States are experimenting with an array of strategies to address the fragmented delivery of services for Medicaid beneficiaries with behavioral health conditions. This report highlights the approaches adopted by four states--Illinois, Louisiana, Massachusetts, and Tennessee--to improve the coordination of physical health, behavioral health, housing, and other supportive services. It is not an exhaustive review of all state programs that are attempting to improve the coordination of services for this population. Previous reports have identified several other states and communities that are adopting innovative strategies (Greenberg 2012; Hamblin et al. 2011; Andrews et al. 2014). Rather, these case studies are intended to provide a snapshot of some of the significant features of selected state programs and identify some of the key successes and challenges associated with their strategies, as reported by state Medicaid officials, managed care representatives, providers, and consumers.
Although each state program has unique elements and was developed within the context of its existing service delivery system and political environment, we did observe some common features and perspectives, as detailed in this report and briefly summarized below.
A. Financing and Delivery System Reforms
The states are moving toward greater reliance on Medicaid managed care entities to coordinate care. Louisiana and Tennessee have expanded and integrated services at the health plan level. Louisiana is using a single MBHO, whereas Tennessee is contracting with three MCOs that are carving in behavioral health care. Both states require their managed care entities to provide care coordination services. In contrast, Illinois and Massachusetts have created funding mechanisms that reimburse in-person care coordination services at the provider level. In Massachusetts, the state Medicaid program reimburses CSPECH care coordination services as part of the MBHO's capitated rate. In Illinois, although the CCEs currently operate outside of managed care arrangements, the state hopes that they ultimately will market their services to the MCOs. In implementing these strategies, all four states have attempted to align service definitions and eligibility criteria with the goals of ongoing comprehensive coordinated care. They also have sought to ensure that changes in providing billing processes do not disrupt the delivery or payment of services; these efforts are continuing.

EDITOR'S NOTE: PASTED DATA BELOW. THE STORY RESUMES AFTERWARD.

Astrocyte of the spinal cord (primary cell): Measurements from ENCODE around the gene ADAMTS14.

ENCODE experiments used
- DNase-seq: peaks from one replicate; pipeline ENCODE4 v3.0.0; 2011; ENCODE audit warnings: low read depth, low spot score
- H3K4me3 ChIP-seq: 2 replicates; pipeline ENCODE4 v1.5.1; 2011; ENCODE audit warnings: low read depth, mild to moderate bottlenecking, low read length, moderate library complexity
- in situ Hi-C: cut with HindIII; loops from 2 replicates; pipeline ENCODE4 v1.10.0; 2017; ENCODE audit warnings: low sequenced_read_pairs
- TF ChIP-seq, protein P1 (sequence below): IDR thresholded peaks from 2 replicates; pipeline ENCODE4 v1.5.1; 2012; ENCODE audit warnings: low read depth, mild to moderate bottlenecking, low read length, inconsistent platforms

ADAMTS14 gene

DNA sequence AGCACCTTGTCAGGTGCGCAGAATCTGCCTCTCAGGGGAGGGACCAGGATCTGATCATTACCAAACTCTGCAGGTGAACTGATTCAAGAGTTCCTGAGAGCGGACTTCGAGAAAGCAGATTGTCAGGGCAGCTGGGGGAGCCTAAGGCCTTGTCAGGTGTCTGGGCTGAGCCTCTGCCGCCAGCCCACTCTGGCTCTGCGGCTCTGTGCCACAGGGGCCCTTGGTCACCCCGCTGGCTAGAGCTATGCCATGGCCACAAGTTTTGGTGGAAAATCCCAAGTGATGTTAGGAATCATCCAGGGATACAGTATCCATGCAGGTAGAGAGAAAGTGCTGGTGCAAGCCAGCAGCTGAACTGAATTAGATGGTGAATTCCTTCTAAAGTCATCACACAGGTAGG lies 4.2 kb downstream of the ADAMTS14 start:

B. Partnerships and Care Coordination Mechanisms
State Medicaid programs recognize that the success of their strategies depends on the strength of provider buy-in and local partnerships, and have taken steps to foster local collaboration. Medicaid officials in Illinois and Massachusetts have positioned their initiatives within local community-based organizations that understand the needs of their communities and are familiar with local resources. Both the CCEs in Illinois and the CSPECH providers in Massachusetts deliver care coordination through local partnerships with various types of provider organizations. Likewise, the success of the initiatives in Tennessee and Louisiana are dependent on local provider networks' ability to identify and access community resources. Both of these states believe that the plan-level changes they have adopted will ultimately encourage local collaboration, including co-location of physical and behavioral health services. Regardless of the approach, stakeholders consistently reported that the smooth implementation of care coordination strategies requires strong communication among providers, MCOs, state agencies, and consumer organizations.
C. Care and Service Outcomes